With the release of the 21st Century Cures Act Interoperability Rules, the Office of the National Coordinator for Health IT (ONC) and the Centers for Medicare & Medicaid Services (CMS) have introduced measurable progress that reduces the existing segmentation in EHR systems. This segmentation had previously limited the ability for patients to access their information and act as informed consumers in their healthcare decisions.
HIMSS defines interoperability as the “ability of different information systems, devices and applications to access, exchange, integrate and cooperatively use data in a coordinated manner.” Data sharing has always been important for healthcare providers, payers and patients as a way to more rapidly and accurately communicate knowledge among stakeholders. Interoperability supports the sharing of existing knowledge across a heterogeneous set of stakeholders, avoiding duplication of efforts and containing costs. The ONC and CMS rules are a quantum leap forward for the nation that provide a transformative foundation.
Below are five ways that your organization can leverage and embrace interoperability as a result of these two momentous regulations that promote and accelerate data sharing.
These rules harmonize the data format used to exchange data with certified electronic health IT products. The CMS rule requires any payer that they administer through Medicare Advantage, Medicaid Fee for Service, Medicaid Managed Care, CHIP Managed Care entities, and qualified health plans sold on the federal marketplace to make specific data available to the patient.
ONC’s rule mandates the use of the Fast Healthcare Interoperability Resources (FHIR) R4 standard for transmitting health data. This rule addresses information blocking, the use of application program interfaces (APIs), and processes for the required use of software systems that support the U.S. Core Data for Interoperability (USCDI), ONC’s standardized set of health data classes and constituent data elements for nationwide, interoperable health information exchange.
Prior rules had specified the data elements that needed to be accessible with health IT systems. However, they did not constrain how those data elements should be accessed nor their exact form. With the ONC and CMS rules, EHR systems have a well-understood and market-supplier-neutral standardized platform. This allows developers of such products to access a much wider market of both patients and clinical providers without being limited by the choice of a provider's other systems.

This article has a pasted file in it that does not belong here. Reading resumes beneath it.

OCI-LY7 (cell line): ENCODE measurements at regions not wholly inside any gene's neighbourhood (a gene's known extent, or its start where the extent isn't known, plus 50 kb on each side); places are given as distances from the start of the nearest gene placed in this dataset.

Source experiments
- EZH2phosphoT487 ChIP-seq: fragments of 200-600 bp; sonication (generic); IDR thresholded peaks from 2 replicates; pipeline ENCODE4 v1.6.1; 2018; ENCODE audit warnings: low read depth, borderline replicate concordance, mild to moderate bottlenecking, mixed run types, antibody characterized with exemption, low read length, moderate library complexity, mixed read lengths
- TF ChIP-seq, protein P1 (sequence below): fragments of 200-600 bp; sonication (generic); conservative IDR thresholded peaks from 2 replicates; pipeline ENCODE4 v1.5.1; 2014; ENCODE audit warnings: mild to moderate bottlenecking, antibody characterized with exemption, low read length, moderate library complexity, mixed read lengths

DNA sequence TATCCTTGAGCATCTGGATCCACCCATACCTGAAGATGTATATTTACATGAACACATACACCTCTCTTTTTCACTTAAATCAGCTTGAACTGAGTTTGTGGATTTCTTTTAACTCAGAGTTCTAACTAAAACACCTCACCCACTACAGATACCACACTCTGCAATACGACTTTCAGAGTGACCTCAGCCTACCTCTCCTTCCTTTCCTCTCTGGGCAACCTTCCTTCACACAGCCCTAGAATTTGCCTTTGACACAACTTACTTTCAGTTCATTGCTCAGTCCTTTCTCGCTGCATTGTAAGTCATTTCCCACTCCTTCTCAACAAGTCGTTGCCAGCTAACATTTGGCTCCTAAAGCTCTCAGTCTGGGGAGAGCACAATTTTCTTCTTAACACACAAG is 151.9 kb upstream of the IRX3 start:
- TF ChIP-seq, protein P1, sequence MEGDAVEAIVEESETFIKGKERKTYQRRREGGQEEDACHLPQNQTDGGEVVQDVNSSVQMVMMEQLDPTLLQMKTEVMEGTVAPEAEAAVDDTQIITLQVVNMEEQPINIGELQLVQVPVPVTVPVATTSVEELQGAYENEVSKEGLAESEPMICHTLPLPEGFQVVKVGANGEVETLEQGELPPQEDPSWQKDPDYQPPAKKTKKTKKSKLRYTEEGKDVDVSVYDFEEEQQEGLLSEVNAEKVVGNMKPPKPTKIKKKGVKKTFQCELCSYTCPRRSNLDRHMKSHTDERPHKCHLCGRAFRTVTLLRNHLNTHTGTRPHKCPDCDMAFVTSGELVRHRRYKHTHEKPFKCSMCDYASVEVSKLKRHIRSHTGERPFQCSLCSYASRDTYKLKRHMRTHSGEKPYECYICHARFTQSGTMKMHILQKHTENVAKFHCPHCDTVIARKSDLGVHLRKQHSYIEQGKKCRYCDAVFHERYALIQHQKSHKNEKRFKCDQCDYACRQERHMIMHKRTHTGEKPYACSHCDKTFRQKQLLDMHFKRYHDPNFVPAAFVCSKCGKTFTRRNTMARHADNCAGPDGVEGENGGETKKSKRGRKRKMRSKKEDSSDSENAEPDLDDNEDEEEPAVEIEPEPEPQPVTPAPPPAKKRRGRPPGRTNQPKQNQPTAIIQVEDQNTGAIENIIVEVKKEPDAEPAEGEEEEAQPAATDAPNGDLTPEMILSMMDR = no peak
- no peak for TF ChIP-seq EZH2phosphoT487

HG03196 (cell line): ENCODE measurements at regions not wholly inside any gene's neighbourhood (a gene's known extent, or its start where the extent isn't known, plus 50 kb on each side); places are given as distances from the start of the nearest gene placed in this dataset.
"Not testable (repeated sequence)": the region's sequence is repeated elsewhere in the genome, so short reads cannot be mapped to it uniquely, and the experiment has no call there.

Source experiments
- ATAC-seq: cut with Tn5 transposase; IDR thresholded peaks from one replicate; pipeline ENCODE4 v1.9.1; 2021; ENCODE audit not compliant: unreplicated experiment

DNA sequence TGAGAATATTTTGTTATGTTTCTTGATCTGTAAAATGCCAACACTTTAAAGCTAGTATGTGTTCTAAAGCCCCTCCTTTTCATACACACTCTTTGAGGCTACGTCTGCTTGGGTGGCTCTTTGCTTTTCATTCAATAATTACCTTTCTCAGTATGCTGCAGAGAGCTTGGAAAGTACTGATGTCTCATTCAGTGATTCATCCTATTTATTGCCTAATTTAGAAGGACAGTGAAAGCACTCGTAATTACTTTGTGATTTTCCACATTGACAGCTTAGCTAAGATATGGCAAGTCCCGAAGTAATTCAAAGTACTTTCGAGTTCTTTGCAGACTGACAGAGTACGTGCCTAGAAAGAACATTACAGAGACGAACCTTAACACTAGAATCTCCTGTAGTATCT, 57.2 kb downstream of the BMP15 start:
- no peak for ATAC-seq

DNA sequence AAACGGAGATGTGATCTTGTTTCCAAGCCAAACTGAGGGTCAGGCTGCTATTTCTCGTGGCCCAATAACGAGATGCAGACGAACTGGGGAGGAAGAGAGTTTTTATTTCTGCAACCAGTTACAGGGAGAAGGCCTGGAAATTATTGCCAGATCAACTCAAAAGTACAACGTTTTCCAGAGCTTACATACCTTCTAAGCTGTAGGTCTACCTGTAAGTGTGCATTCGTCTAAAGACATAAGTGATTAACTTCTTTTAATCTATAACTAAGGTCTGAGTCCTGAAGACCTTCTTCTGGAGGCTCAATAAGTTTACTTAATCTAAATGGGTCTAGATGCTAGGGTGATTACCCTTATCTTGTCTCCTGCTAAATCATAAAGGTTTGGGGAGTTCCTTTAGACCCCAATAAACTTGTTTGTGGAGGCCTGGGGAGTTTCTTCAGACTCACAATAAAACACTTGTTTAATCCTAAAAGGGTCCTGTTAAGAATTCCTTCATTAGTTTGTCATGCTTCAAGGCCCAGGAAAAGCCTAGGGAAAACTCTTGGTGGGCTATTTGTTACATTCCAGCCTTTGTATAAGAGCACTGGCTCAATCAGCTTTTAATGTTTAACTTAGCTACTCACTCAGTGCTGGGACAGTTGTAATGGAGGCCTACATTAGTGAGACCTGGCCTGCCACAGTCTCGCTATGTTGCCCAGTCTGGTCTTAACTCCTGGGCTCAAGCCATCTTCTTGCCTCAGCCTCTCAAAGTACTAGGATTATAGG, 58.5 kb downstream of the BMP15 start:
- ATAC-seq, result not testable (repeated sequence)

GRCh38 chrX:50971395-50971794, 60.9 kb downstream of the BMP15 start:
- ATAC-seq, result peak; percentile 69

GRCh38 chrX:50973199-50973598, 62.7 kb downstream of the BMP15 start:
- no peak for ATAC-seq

As a technical foundation to the ONC and CMS rules, there are requirements that clinical data elements be made available via the standard as profiled by the USCDI U.S. Core Implementation Guide. FHIR is an international standard created by the Health Level Seven International (HL7) standards development organization. It was created to define how clinical data elements should be represented in an interoperable format and to provide API support for the electronic exchange of data. Healthcare standards and market supplier communities have embraced the standard because of its numerous positive attributes: simplicity, scalability, existing implementation libraries, open source, and a strong foundation based on web standards.
With FHIR providing clarity around formatting of data and APIs for the exchange of data, stakeholders now have agreed-upon interfaces to monitor evolving system capabilities over time. This can provide better situational awareness of the availability of different data sources that can provide authorized access to health data via the standard.
While FHIR has the potential to unlock our health information, short-term expectations should be tempered on the current capabilities of the standard provided by products that still need to catch up with the pace of the standard and these two regulations.
Taken together, the ONC and CMS rules increase the ability of individuals to access their health information by making specific data available via standards-based APIs. Patients and clinicians will now have more access and control of their data to make informed decisions about their care and outcomes, as well as the associated cost of that care.